NZ Greens: Seismic Surveys Can Harm Maui’s Dolphins
- Business & Finance
Maui’s dolphins, the world’s most endangered marine dolphin, are found only in New Zealand. The Maui’s population was around 2,000 dolphins in the 1970s, but this dropped to an estimated population of just 55 adults by 2012.
Scientists across the world are united in their call for greater protections for Maui’s dolphins. The International Whaling Commission’s scientific committee, the International Union for the Conservation of Nature, and the Society for Marine Mammology with 2,000 scientists, have all called for greater protections for Maui’s dolphin. But the National Government has largely ignored their scientific advice.
Although, being the main threat to Maui’s dolphins, fishing isn’t the only threat to Maui’s dolphins. The National Government is opening up over 3,000 square kilometres of the Maui’s sanctuary to new petroleum exploration and drilling. This is concerning because petroleum exploration includes seismic surveys that involve shooting intensely loud blasts of compressed air towards the ocean floor every 15-20 seconds, around the clock, for weeks or months on end. Seismic surveys can harm dolphins’ hearing and drive them into unprotected areas where they are more exposed to deadly fishing nets.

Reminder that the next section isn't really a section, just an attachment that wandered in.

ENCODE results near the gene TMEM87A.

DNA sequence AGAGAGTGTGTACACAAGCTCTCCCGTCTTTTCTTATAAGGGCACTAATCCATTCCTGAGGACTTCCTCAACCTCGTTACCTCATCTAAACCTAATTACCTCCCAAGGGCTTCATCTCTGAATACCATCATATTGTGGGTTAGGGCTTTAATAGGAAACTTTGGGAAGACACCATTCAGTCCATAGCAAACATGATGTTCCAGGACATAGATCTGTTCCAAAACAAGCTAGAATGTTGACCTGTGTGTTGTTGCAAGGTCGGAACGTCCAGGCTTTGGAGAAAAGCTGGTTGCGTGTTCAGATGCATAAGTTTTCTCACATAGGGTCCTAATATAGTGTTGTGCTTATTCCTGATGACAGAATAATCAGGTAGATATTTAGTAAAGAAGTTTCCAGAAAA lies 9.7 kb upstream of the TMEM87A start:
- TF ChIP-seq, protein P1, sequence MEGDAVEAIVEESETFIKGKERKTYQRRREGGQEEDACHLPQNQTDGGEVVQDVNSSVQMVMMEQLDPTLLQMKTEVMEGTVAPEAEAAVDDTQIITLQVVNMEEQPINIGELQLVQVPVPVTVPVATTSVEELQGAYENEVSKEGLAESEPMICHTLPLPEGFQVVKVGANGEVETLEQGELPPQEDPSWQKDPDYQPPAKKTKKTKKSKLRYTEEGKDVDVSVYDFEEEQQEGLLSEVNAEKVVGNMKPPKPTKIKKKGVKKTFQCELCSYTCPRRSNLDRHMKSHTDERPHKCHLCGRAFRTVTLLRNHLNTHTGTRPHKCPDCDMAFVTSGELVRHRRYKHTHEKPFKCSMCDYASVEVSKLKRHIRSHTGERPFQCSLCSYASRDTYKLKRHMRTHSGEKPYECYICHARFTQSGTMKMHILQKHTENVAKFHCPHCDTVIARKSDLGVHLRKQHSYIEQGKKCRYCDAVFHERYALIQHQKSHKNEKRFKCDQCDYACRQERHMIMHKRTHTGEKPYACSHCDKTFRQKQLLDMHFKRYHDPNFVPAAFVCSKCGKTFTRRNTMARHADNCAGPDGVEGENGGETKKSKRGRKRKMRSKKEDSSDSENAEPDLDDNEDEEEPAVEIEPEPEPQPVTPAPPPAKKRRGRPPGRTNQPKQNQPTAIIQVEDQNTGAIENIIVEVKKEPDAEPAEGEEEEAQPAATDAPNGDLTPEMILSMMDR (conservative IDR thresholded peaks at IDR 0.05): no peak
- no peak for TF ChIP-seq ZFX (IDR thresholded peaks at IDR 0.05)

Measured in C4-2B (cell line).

National is also ramping up the risk to Maui’s dolphins by embarking on a major new mineral exploration programme within the Maui’s dolphin habitat. The Government has issued mineral exploration permits in one third of the endangered Maui’s dolphin sanctuary.
Conservation Minister Nick Smith has claimed that seismic surveys and oil exploration has not harmed Maui’s dolphins. But the world’s leading expert on how marine life is affected by seismic surveys, Dr Lindy Weilgart, disagrees.
She said: “Seismic surveys have been strongly tied to fatal whale, dolphin and giant squid strandings, and deaths at sea. Of course, if you don’t look, you won’t see. Oil and gas companies do not undertake thorough surveys for whale and dolphin carcasses. Even if they did, only about 3 percent of dolphin carcasses are ever detected, as they sink or are eaten by predators.
Immediate deaths are not the only concern. Seismic surveys can cause dolphins to avoid important habitat, can interfere with their food-finding, reproduction, resting, and hearing sounds vital to their survival, and can cause stress effects. All these can have serious impacts on the welfare of these populations and the welfare of their prey.”
August 15, 2014